LONDON — Only days ago, Unilever suffered a big defeat when it was forced to drop its $68 billion bid for GlaxoSmithKline’s consumer health business.
Now it must deal with one of Wall Street’s most prominent activist investors, Nelson Peltz, who has amassed a stake in the consumer products giant via his investment firm, Trian Fund Management, two people briefed on the matter said on Sunday.
It is unclear how much of a stake Trian owns or what it is calling for, though one of the people said the firm had begun buying shares in Unilever before the company’s pursuit of the GlaxoSmithKline business became public.
Representatives for Unilever and Trian declined to comment on the investment, which was first reported by The Financial Times.
Still, the emergence of Trian, known for pushing for change at corporate giants like General Electric, Mondelez and Procter & Gamble, adds more pressure on Unilever as it casts about for a new strategic direction.
Shares in Unilever plunged last week after it said it was interested in buying Glaxo’s consumer business, despite having been rejected three times. After emphatic resistance from investors and analysts — one analyst titled his research note about the deal “Please Don’t” — over concerns about price and ability to integrate the business, Unilever said it would not raise its takeover bid, effectively walking away.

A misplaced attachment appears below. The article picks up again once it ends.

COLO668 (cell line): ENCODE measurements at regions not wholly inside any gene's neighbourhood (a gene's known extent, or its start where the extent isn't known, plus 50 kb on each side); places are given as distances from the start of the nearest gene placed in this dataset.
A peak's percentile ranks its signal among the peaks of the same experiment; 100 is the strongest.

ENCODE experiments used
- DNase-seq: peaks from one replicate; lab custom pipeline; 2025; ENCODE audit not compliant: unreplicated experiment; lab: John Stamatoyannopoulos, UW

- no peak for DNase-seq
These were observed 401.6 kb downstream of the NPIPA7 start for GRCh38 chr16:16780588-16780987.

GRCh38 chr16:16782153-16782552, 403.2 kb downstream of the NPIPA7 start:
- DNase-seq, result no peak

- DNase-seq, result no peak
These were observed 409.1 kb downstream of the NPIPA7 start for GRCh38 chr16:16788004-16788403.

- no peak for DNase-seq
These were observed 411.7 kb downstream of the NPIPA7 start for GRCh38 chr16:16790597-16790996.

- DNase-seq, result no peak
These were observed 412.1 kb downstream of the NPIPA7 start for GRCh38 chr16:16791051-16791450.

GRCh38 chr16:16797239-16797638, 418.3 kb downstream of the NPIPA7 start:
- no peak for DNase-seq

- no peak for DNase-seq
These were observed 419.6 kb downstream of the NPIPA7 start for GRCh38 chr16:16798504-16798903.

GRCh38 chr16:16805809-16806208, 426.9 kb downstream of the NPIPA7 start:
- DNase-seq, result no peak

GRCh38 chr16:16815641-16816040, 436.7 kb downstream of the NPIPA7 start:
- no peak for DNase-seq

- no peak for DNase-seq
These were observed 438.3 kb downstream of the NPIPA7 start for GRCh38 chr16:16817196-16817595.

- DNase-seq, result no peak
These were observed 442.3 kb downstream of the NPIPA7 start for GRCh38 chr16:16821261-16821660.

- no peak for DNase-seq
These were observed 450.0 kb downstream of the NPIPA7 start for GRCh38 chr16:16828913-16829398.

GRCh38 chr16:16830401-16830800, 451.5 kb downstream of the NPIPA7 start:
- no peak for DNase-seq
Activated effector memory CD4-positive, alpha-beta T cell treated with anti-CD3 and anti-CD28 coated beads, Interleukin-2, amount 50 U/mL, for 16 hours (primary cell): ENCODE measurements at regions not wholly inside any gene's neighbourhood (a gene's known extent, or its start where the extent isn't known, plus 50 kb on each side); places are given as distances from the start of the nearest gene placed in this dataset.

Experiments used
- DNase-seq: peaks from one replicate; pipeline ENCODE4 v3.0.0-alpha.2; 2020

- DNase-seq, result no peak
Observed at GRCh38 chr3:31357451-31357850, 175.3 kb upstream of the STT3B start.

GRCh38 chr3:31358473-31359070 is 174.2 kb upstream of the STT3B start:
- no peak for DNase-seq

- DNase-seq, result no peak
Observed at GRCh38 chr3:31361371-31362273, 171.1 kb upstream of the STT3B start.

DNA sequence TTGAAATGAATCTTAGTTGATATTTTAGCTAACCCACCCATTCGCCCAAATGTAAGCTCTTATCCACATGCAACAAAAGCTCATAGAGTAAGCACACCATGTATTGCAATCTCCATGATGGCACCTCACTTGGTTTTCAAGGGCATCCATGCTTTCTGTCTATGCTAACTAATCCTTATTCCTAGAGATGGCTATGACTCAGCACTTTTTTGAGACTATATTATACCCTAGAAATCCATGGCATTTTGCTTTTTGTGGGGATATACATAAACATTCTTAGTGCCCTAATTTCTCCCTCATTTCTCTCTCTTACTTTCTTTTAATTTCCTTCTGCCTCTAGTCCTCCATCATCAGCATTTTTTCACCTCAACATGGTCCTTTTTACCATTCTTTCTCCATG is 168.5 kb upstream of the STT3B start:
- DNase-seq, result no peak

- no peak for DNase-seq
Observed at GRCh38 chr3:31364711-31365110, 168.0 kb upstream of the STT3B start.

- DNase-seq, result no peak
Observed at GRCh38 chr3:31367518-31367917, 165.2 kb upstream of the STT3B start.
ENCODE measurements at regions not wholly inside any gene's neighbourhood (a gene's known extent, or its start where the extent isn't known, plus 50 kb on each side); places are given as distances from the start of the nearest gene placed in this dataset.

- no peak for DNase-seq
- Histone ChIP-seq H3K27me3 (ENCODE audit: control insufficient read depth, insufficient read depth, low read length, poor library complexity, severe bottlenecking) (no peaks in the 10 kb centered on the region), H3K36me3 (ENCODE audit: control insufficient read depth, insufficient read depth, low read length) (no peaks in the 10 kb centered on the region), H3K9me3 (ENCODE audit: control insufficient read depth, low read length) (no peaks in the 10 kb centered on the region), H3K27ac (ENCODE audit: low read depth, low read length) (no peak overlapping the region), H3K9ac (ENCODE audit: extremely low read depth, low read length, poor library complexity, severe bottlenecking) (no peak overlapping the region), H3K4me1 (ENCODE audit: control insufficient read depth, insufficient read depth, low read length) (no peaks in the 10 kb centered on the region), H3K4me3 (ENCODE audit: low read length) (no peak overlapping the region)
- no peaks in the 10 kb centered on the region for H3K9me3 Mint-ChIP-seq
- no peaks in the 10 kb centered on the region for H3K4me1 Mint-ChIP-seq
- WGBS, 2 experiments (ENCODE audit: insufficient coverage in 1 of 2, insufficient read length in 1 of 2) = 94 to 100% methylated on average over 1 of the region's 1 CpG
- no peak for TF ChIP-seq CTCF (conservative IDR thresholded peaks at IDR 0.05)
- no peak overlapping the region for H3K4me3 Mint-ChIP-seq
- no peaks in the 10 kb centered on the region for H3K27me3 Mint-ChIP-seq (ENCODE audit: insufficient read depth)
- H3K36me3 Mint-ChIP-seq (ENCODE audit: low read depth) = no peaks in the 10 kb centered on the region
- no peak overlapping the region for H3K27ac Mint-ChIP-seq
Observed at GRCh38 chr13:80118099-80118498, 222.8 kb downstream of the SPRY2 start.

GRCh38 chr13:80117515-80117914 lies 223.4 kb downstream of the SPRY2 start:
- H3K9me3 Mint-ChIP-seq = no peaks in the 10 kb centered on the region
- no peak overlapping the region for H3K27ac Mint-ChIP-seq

Unilever has said that it wants to focus more on higher-growth businesses like beauty, health and hygiene, and that it would sell slower-growing businesses. The company has already taken steps toward that, including through its deal last year to sell global tea brands like Lipton and Tazo.
And two years ago, it moved to consolidate its vast consumer goods empire in London, abandoning its second headquarters in Amsterdam to simplify its operations.
Even before the GlaxoSmithKline bid, another of Unilever’s top shareholders, the investment firm Fundsmith, criticized the company for focusing too much on climate- and social-focused causes, and said the company had neglected its fundamental businesses.
Unilever now faces a potential new threat in Trian, known for writing detailed analyses of the operations of its shareholder activism targets. (Its so-called white paper on G.E. ran to 80 pages.)
Trian is known for pushing for companies to simplify their corporate structures, often through divesting underperforming businesses. At P.&G., for example, Trian argued that the consumer goods giant should cut costs and layers of bureaucracy, though not necessarily that it should sell off divisions.
Mr. Peltz eventually gained a board seat at P.&G. in 2017, after waging what was the most expensive board fight on record. He finally stepped down last year, with P.&G.’s shares up significantly from when Trian first began calling for changes.